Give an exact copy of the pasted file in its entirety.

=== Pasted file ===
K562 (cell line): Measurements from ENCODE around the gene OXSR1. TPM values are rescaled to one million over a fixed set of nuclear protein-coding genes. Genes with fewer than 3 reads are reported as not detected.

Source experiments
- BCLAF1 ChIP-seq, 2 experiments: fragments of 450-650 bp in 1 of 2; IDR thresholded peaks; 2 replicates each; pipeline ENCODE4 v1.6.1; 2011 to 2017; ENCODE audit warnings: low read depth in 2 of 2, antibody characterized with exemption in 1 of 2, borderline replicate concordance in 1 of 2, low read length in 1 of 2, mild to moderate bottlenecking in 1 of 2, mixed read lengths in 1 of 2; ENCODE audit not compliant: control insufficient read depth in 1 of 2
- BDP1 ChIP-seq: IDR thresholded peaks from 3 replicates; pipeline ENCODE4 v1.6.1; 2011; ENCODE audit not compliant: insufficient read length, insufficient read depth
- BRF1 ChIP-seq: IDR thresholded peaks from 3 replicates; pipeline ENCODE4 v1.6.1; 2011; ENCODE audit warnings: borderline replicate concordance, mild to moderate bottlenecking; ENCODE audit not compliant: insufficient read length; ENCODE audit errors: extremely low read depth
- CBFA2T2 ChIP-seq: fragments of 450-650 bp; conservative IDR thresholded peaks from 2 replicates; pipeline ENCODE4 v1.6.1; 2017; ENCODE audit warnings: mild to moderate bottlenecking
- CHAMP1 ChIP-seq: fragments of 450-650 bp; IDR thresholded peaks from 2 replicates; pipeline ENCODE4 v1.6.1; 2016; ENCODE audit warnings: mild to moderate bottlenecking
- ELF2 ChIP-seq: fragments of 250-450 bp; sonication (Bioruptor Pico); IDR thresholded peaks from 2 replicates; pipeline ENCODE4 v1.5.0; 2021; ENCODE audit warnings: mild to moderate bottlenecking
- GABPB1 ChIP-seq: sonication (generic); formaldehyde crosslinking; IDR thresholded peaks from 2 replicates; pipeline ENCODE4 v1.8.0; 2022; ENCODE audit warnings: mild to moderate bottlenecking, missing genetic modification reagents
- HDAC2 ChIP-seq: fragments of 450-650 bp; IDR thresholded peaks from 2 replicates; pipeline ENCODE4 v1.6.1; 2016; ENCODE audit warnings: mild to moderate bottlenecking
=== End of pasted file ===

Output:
K562 (cell line): Measurements from ENCODE around the gene OXSR1. TPM values are rescaled to one million over a fixed set of nuclear protein-coding genes. Genes with fewer than 3 reads are reported as not detected.

Source experiments
- BCLAF1 ChIP-seq, 2 experiments: fragments of 450-650 bp in 1 of 2; IDR thresholded peaks; 2 replicates each; pipeline ENCODE4 v1.6.1; 2011 to 2017; ENCODE audit warnings: low read depth in 2 of 2, antibody characterized with exemption in 1 of 2, borderline replicate concordance in 1 of 2, low read length in 1 of 2, mild to moderate bottlenecking in 1 of 2, mixed read lengths in 1 of 2; ENCODE audit not compliant: control insufficient read depth in 1 of 2
- BDP1 ChIP-seq: IDR thresholded peaks from 3 replicates; pipeline ENCODE4 v1.6.1; 2011; ENCODE audit not compliant: insufficient read length, insufficient read depth
- BRF1 ChIP-seq: IDR thresholded peaks from 3 replicates; pipeline ENCODE4 v1.6.1; 2011; ENCODE audit warnings: borderline replicate concordance, mild to moderate bottlenecking; ENCODE audit not compliant: insufficient read length; ENCODE audit errors: extremely low read depth
- CBFA2T2 ChIP-seq: fragments of 450-650 bp; conservative IDR thresholded peaks from 2 replicates; pipeline ENCODE4 v1.6.1; 2017; ENCODE audit warnings: mild to moderate bottlenecking
- CHAMP1 ChIP-seq: fragments of 450-650 bp; IDR thresholded peaks from 2 replicates; pipeline ENCODE4 v1.6.1; 2016; ENCODE audit warnings: mild to moderate bottlenecking
- ELF2 ChIP-seq: fragments of 250-450 bp; sonication (Bioruptor Pico); IDR thresholded peaks from 2 replicates; pipeline ENCODE4 v1.5.0; 2021; ENCODE audit warnings: mild to moderate bottlenecking
- GABPB1 ChIP-seq: sonication (generic); formaldehyde crosslinking; IDR thresholded peaks from 2 replicates; pipeline ENCODE4 v1.8.0; 2022; ENCODE audit warnings: mild to moderate bottlenecking, missing genetic modification reagents
- HDAC2 ChIP-seq: fragments of 450-650 bp; IDR thresholded peaks from 2 replicates; pipeline ENCODE4 v1.6.1; 2016; ENCODE audit warnings: mild to moderate bottlenecking